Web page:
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1 Although the defendant does not specify under which provision of Fed.R.Civ.P. 12 this motion is brought, since the defendant discusses the issues largely in jurisdictional terms, the court will consider this motion as having been brought under Fed.R.Civ.P. 12(b)(1).

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In its motion, the United States asks this court to dismiss the plaintiffs' refund claims for the years 1967 and 1970 on the ground that these claims were not timely filed. "A timely, sufficient claim for refund is a jurisdictional prerequisite to a refund suit." Martin v. United States , 833 F.2d 655, 658√659 (7th Cir.1987) (citations omitted). The parties disagree as to the applicable limitations period. The plaintiffs also argue in the alternative that an agreement executed between the parties extended the time they had to file their claims.

I. ═ Background

The plaintiffs are affiliated corporations (alternatively, "the taxpayers") which filed consolidated Form 1120 income tax returns with the Internal Revenue Service. They instituted this action to recover federal corporate income taxes plus interest for the calendar years 1973, 1970, and 1967. The refund claim for 1973 is not at issue here.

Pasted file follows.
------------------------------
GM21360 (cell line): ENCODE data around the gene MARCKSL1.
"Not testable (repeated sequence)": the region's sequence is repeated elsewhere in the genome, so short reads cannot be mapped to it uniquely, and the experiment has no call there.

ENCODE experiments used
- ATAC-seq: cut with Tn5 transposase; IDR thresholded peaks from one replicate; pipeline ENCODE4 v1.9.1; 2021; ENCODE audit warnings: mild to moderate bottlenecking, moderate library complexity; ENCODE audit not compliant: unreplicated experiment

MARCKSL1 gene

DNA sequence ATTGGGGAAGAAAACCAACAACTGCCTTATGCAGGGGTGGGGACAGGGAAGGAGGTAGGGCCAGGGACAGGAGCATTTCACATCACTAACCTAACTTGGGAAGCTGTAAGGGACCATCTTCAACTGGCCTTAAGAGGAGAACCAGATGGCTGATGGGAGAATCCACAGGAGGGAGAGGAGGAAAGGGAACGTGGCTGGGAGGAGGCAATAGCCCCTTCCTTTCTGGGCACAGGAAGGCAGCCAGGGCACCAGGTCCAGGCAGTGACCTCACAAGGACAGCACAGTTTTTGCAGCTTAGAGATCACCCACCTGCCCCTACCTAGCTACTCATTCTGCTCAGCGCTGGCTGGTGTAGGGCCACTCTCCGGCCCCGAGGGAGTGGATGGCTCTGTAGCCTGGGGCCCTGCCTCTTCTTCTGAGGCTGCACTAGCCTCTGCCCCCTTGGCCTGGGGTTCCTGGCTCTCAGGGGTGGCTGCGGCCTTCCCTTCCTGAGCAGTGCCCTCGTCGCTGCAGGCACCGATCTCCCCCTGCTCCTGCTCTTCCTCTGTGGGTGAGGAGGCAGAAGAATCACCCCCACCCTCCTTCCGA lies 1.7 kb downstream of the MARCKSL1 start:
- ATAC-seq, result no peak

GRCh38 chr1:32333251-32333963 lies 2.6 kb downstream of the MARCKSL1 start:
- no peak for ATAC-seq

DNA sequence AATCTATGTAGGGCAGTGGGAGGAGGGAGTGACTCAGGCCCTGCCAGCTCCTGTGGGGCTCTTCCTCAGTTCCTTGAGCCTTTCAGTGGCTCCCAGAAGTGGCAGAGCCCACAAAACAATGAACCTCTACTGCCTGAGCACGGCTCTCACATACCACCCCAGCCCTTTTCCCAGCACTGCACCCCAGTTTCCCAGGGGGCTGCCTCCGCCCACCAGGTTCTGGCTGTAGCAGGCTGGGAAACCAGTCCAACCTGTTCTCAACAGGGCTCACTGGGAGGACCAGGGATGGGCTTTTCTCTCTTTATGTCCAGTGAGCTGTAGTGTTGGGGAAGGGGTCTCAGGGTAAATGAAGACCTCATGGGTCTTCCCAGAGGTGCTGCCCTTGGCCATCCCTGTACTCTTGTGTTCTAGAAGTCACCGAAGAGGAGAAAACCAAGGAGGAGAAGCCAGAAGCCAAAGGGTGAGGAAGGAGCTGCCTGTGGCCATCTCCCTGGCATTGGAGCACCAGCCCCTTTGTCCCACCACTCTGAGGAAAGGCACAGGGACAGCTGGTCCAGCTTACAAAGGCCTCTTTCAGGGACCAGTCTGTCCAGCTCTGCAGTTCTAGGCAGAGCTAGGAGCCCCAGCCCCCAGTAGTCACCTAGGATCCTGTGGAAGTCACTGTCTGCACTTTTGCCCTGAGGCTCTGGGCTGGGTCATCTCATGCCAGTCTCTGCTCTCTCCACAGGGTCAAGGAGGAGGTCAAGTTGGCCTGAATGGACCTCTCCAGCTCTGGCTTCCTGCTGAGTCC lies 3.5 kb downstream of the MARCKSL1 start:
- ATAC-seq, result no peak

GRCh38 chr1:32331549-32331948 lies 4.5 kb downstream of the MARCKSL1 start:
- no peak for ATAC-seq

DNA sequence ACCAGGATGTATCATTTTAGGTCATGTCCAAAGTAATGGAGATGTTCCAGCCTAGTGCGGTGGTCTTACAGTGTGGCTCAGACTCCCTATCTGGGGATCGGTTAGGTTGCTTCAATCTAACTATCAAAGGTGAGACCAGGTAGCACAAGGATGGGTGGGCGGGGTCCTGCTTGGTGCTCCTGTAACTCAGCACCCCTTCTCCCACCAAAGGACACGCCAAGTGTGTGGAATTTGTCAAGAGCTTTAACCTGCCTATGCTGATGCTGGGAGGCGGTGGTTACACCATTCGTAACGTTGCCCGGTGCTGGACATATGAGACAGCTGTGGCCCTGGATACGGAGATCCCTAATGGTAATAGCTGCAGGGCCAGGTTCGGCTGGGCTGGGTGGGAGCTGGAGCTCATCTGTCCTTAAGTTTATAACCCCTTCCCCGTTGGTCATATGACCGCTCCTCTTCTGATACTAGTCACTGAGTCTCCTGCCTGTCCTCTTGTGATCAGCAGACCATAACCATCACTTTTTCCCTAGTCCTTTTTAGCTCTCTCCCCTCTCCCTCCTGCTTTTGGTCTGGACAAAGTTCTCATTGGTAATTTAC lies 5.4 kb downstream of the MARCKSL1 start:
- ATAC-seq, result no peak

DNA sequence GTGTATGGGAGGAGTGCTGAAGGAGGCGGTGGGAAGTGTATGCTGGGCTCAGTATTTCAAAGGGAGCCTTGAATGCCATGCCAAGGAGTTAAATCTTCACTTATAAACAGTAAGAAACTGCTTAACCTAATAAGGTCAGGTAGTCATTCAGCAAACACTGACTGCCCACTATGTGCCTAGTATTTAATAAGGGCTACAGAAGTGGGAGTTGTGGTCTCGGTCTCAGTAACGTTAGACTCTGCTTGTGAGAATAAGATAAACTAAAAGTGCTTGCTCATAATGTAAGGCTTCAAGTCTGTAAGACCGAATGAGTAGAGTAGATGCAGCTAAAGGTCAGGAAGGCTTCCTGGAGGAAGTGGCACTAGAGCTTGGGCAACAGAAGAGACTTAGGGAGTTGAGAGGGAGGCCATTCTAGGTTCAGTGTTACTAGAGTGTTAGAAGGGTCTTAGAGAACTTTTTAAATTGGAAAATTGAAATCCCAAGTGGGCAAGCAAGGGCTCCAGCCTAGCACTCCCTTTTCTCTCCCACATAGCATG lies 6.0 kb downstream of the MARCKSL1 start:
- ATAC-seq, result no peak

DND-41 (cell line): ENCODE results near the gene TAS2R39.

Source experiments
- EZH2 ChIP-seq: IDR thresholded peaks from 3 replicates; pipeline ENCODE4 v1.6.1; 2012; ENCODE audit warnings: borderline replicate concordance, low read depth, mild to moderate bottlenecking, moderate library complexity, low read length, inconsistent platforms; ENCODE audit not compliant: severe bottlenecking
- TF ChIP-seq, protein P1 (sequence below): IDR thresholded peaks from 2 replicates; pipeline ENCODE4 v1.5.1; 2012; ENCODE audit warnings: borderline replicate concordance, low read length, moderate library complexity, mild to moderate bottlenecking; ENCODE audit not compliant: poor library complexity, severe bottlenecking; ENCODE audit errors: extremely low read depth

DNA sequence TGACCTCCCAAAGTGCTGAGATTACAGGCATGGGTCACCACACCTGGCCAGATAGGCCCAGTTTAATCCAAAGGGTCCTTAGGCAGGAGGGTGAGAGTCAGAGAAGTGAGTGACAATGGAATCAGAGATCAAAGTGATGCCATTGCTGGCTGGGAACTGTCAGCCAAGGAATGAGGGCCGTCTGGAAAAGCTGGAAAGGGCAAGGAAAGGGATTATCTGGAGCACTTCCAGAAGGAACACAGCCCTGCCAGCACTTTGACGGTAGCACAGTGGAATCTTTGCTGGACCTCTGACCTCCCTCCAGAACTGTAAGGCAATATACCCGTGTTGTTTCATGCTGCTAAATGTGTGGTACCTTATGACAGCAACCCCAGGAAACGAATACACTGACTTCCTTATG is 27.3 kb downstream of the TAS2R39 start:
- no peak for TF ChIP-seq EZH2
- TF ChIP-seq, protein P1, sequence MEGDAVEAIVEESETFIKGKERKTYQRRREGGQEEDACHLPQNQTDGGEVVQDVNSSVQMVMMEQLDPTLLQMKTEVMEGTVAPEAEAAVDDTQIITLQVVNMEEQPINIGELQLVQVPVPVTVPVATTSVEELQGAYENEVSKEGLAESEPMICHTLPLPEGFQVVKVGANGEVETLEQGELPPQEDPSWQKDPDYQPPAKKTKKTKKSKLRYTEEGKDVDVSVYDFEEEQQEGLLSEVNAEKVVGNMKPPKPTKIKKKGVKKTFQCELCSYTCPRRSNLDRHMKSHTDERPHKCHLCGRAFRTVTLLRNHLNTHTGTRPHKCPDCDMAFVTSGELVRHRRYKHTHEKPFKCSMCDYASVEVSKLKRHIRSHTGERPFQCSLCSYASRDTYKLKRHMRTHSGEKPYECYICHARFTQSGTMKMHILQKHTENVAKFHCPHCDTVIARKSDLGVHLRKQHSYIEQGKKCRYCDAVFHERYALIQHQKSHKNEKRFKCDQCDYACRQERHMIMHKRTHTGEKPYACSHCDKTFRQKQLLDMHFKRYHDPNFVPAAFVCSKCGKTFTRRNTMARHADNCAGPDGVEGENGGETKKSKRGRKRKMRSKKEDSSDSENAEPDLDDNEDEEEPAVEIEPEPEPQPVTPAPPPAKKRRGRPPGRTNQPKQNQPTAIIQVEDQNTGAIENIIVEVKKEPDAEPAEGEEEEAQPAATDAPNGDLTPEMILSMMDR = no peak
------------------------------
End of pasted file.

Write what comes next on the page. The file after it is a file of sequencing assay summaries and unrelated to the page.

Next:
The refund claim for the year 1970 is based solely upon the carryback of a net operating loss ("NOL") sustained by the taxpayers in 1973. The refund claim for 1967 is premised in turn upon an investment tax credit ("ITC") carryback to 1967 from 1970 "as a result of the net operating loss carryback from 1973 to 1970." Complaint, para. 21.

The taxpayers' 1973 return was due, after extensions, on September 15, 1974, a Sunday, and was filed on Monday, September 16, 1974. This return claimed bad debts in the amount of $6,038,574 and showed a NOL for the year of $4,125,569. Both parties agree that without the roughly six million dollars in bad debt deductions there would have been no NOL. However, the defendant points out that the same thing could be said for any number of the other deductions claimed by the taxpayers for 1973, totalling approximately $149 million.